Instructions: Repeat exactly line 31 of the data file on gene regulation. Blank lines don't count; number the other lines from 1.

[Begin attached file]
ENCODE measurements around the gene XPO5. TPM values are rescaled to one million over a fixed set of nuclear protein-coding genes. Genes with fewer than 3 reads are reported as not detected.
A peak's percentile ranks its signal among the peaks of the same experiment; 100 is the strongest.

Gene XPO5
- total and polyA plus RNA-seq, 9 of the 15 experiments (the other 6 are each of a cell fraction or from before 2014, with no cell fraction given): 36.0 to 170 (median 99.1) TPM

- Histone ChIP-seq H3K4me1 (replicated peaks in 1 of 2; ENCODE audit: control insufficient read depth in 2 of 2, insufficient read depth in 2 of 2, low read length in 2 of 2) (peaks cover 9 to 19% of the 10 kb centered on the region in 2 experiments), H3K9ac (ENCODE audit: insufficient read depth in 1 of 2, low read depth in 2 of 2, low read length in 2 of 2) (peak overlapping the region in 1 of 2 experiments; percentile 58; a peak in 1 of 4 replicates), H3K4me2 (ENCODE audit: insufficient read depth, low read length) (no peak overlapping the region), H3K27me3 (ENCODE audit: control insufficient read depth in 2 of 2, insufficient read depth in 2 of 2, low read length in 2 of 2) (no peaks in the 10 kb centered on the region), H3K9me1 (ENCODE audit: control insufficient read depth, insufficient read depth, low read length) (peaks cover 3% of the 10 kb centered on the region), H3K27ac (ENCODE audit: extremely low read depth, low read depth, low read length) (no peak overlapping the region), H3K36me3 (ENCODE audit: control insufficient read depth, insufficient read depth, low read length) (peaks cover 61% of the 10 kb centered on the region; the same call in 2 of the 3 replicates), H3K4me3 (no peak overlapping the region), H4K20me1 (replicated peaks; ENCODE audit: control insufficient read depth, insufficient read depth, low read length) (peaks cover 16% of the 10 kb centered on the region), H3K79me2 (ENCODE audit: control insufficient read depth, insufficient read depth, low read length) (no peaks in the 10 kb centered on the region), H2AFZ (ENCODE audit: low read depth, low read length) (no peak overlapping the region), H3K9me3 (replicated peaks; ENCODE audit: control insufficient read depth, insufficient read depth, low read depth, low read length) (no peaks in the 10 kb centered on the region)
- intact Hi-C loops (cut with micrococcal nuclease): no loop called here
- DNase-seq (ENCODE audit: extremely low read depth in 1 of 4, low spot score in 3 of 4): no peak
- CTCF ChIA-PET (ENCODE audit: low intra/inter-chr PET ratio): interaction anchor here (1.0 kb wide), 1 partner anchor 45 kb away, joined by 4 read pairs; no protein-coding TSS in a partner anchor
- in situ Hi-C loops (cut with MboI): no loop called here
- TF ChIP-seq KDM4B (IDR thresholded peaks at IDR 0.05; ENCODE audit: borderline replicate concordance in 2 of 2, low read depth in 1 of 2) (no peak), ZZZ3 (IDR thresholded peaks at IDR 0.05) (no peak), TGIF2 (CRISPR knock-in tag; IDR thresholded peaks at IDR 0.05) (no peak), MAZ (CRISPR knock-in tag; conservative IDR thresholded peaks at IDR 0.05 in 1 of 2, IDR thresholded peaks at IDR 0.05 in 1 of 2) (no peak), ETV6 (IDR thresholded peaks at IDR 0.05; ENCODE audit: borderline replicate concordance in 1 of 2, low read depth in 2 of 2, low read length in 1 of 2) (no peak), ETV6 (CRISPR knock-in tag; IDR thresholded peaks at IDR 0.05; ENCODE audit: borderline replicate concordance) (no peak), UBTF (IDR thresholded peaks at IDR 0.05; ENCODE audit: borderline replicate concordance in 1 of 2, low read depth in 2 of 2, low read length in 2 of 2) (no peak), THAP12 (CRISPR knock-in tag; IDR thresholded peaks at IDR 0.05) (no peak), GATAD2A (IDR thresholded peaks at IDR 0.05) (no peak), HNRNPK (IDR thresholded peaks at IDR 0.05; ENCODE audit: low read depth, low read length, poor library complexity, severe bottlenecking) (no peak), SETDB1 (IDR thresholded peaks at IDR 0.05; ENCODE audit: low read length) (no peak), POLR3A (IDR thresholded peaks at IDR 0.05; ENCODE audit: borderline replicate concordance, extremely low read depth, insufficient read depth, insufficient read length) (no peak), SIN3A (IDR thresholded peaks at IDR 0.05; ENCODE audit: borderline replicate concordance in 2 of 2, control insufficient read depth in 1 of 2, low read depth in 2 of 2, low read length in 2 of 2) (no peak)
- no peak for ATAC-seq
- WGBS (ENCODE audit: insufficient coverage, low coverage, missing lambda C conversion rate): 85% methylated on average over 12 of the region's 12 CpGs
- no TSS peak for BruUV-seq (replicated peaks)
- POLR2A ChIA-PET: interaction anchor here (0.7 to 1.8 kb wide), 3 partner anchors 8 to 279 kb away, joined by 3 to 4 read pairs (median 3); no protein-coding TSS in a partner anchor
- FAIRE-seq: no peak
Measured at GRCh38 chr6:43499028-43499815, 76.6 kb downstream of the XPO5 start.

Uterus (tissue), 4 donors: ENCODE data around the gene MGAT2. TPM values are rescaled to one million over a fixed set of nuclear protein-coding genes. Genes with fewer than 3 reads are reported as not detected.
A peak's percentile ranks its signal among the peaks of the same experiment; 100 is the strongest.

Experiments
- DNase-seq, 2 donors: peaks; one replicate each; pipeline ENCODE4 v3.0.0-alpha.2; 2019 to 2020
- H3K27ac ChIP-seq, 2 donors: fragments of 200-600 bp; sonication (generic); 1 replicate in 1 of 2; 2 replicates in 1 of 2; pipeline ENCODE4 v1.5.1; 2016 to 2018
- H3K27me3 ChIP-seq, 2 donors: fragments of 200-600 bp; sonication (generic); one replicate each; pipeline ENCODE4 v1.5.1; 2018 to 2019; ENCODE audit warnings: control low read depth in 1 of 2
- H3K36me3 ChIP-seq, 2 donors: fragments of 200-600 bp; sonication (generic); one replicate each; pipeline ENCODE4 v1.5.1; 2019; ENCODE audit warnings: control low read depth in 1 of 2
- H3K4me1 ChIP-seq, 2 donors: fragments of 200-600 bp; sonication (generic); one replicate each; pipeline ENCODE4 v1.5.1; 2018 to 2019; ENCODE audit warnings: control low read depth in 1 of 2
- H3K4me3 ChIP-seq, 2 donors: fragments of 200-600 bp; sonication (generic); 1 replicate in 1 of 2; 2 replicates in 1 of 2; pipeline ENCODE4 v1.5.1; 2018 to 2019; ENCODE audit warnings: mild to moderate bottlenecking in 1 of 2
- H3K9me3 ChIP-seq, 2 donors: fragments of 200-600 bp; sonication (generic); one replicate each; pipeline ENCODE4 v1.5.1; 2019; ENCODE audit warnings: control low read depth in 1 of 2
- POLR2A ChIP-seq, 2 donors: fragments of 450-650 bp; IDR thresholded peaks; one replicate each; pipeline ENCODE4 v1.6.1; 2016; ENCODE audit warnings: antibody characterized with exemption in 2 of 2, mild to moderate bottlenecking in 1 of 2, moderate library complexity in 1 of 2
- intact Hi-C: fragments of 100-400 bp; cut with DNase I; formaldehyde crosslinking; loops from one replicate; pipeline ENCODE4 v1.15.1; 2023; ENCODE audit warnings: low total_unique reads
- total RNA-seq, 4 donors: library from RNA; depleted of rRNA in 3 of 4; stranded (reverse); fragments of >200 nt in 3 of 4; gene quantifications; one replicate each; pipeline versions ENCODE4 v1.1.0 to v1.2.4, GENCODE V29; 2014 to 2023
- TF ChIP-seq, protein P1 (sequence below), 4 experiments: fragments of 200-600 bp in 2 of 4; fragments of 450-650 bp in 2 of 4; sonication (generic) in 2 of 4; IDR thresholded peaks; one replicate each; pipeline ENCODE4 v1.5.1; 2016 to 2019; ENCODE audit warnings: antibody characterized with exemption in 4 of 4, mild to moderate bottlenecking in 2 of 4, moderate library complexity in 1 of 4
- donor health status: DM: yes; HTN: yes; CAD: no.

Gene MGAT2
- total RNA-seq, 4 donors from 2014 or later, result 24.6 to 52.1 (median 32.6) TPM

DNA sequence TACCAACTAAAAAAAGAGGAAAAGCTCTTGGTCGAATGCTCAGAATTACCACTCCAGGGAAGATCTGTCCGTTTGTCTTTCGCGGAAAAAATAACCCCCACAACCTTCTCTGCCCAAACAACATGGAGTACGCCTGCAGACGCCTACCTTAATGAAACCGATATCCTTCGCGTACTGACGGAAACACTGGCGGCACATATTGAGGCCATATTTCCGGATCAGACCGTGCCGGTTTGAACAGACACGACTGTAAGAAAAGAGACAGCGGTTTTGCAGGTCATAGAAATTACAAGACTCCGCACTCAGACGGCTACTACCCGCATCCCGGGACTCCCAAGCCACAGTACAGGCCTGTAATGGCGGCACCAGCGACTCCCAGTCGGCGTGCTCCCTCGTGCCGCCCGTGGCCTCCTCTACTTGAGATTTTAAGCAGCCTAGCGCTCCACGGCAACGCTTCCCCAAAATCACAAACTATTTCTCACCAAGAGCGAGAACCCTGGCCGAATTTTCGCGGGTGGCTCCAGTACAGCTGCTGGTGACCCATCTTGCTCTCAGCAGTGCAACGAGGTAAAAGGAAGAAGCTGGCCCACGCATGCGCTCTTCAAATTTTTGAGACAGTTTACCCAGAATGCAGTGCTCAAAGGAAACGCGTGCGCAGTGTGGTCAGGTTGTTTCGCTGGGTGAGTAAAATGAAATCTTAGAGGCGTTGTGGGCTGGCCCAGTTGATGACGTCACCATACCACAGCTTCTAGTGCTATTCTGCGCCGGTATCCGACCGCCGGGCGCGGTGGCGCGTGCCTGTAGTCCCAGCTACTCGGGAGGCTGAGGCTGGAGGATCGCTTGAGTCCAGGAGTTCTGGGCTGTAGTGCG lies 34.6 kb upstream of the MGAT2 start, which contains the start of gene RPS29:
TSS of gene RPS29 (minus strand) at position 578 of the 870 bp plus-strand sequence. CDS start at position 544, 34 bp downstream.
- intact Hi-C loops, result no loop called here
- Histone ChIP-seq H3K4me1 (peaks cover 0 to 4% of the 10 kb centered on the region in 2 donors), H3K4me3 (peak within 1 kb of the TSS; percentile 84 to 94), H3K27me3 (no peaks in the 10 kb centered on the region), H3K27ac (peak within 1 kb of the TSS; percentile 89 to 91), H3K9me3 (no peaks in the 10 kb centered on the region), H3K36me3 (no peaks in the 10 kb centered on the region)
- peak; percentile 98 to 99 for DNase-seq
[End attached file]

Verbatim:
- donor health status: DM: yes; HTN: yes; CAD: no.